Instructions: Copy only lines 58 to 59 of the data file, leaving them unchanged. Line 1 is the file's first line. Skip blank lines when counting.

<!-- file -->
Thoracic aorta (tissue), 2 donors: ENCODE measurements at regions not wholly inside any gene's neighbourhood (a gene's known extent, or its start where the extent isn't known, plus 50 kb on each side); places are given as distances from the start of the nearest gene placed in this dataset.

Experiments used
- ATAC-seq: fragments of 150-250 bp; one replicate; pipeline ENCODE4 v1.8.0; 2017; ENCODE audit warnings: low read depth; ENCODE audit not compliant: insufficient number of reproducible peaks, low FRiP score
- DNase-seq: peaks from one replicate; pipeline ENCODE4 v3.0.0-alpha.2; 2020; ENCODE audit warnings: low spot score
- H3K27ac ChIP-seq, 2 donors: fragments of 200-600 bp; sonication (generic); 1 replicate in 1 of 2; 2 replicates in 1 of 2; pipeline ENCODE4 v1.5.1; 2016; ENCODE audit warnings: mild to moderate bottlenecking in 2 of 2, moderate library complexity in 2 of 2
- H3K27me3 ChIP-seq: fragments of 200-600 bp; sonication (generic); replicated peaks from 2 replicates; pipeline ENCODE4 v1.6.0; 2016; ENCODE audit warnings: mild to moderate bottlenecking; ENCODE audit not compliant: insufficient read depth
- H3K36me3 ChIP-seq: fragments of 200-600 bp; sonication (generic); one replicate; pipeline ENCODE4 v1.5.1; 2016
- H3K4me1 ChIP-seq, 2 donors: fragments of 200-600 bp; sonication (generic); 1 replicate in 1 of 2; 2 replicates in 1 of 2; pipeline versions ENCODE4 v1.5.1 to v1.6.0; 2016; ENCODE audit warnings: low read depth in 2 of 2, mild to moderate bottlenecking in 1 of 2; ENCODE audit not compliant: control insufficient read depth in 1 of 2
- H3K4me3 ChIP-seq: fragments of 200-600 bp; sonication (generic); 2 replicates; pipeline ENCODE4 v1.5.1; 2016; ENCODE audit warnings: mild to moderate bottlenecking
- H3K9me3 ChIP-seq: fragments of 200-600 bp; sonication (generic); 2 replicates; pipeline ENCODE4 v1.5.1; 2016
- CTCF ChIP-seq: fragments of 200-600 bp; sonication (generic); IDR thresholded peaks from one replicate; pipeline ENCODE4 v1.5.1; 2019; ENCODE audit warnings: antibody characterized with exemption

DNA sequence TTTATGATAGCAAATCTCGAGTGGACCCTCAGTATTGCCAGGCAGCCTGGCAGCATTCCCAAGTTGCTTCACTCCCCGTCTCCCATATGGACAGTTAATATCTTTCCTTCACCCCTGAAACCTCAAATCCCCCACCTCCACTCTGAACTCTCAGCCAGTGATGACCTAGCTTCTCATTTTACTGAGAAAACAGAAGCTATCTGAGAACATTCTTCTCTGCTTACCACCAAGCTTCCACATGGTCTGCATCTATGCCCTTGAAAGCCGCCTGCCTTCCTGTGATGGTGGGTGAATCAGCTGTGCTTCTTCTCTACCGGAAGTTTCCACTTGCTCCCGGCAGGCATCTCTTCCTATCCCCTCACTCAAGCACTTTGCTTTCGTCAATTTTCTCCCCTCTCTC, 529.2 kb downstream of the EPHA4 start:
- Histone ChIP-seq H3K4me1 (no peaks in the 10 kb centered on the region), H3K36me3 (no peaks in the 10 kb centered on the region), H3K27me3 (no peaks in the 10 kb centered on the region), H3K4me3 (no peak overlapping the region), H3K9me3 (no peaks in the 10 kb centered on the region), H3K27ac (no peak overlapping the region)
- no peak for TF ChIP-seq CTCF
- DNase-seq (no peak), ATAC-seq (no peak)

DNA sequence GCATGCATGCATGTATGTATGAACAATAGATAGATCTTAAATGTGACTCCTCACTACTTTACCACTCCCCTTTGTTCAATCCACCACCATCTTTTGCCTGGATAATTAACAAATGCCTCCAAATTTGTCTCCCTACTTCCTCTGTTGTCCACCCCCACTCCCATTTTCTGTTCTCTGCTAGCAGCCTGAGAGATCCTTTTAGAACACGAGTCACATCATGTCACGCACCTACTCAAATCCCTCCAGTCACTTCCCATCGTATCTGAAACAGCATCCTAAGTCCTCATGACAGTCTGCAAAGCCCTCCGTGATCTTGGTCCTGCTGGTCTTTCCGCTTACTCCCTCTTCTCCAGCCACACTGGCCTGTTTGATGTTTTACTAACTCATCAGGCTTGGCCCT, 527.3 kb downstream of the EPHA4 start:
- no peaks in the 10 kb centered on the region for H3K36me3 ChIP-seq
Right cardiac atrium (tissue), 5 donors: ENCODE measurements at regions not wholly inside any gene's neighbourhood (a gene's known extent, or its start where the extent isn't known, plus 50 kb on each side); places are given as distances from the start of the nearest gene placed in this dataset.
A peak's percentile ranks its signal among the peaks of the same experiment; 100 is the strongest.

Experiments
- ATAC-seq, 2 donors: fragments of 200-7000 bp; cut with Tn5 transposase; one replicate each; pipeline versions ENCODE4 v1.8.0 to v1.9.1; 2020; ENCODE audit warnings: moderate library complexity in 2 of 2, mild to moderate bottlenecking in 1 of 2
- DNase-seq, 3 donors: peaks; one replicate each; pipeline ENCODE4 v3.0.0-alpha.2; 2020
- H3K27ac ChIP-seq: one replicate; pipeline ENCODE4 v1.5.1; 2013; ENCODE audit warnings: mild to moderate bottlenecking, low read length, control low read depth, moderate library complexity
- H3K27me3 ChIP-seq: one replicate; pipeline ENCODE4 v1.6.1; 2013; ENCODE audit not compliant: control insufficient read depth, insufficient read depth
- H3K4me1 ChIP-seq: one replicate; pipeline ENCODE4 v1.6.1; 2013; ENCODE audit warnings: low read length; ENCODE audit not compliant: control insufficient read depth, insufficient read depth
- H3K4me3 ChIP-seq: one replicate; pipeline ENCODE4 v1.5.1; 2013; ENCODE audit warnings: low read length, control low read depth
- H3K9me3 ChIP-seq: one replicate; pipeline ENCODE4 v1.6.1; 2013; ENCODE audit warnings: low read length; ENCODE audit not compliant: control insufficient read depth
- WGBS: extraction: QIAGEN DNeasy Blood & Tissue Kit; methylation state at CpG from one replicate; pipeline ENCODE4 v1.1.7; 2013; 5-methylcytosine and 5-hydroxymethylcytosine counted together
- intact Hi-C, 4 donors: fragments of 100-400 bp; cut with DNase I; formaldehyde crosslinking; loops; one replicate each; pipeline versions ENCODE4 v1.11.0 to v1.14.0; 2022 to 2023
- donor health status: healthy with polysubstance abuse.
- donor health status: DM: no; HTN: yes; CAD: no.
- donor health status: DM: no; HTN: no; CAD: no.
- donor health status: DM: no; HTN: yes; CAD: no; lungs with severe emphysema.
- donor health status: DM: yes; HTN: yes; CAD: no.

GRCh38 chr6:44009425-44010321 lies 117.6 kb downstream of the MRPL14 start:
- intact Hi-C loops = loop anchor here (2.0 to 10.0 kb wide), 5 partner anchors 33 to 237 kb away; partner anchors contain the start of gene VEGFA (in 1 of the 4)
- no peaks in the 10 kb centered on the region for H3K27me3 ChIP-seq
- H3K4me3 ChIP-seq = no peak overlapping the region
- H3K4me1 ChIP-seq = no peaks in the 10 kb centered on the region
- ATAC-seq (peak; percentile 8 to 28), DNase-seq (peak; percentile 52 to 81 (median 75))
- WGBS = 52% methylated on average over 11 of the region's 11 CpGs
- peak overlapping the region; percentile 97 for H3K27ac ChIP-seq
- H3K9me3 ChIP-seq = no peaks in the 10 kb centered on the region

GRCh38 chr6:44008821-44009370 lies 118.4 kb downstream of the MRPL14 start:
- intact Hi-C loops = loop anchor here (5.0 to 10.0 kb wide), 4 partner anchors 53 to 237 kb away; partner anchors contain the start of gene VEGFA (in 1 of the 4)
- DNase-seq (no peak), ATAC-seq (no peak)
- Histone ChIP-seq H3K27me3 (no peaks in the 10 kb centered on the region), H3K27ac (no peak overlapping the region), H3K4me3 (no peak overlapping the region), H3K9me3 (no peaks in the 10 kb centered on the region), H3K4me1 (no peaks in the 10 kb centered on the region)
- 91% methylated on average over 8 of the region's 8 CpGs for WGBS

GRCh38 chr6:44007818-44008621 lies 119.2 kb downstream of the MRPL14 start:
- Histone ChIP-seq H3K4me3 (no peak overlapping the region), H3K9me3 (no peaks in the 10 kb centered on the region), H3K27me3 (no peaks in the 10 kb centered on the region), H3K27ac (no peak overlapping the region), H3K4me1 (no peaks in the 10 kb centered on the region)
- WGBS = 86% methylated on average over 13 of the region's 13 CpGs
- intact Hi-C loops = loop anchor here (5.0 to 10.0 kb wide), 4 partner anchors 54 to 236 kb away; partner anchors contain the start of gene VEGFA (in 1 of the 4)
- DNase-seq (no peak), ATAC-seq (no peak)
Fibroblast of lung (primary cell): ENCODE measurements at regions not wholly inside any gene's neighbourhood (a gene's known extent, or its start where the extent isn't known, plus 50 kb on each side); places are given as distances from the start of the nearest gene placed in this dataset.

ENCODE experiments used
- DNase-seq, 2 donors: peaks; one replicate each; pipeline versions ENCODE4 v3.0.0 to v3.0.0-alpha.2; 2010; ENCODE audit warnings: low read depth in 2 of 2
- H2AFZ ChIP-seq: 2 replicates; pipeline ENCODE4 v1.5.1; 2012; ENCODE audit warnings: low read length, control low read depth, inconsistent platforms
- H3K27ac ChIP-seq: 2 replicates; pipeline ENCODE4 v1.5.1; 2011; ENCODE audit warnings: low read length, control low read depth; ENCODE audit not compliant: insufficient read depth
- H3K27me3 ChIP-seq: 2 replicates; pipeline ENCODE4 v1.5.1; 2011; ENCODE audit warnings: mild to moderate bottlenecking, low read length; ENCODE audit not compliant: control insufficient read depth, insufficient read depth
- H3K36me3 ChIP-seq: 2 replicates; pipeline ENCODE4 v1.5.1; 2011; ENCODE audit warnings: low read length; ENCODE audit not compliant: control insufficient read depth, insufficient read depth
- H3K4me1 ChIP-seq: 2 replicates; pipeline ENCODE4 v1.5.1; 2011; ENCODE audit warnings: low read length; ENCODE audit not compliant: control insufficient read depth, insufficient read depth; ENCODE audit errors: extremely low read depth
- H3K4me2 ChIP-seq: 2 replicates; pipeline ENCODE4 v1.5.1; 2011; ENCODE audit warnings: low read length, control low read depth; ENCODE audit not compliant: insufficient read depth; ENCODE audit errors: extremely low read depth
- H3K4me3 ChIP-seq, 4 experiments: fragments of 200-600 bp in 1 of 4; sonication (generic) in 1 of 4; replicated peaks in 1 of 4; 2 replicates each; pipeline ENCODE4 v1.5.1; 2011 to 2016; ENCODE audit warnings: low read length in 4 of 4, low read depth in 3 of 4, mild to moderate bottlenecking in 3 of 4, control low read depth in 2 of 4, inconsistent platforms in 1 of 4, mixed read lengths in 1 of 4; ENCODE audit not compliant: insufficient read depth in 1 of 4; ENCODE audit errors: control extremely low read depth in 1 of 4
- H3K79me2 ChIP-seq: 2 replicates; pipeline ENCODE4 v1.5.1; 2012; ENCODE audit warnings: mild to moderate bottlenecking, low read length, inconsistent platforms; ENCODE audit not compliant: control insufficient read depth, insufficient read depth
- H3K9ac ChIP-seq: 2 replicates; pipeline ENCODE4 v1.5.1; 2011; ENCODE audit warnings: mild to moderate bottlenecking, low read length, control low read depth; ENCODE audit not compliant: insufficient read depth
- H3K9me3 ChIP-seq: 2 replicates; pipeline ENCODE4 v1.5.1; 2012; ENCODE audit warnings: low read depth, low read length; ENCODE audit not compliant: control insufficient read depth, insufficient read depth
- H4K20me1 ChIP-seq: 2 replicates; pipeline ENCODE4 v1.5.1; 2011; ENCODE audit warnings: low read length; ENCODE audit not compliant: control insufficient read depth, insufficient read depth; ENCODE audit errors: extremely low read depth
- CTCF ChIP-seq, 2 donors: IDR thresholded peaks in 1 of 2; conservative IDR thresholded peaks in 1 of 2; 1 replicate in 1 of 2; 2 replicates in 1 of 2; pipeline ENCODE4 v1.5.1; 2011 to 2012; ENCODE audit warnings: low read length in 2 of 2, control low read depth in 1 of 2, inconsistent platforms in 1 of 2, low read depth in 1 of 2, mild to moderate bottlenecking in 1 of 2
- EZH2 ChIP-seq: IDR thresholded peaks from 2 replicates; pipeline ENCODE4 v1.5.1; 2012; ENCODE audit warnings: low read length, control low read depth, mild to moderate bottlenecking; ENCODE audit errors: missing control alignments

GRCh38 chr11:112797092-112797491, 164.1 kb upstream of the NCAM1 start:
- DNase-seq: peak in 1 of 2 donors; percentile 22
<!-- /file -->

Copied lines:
- H3K27ac ChIP-seq: 2 replicates; pipeline ENCODE4 v1.5.1; 2011; ENCODE audit warnings: low read length, control low read depth; ENCODE audit not compliant: insufficient read depth
- H3K27me3 ChIP-seq: 2 replicates; pipeline ENCODE4 v1.5.1; 2011; ENCODE audit warnings: mild to moderate bottlenecking, low read length; ENCODE audit not compliant: control insufficient read depth, insufficient read depth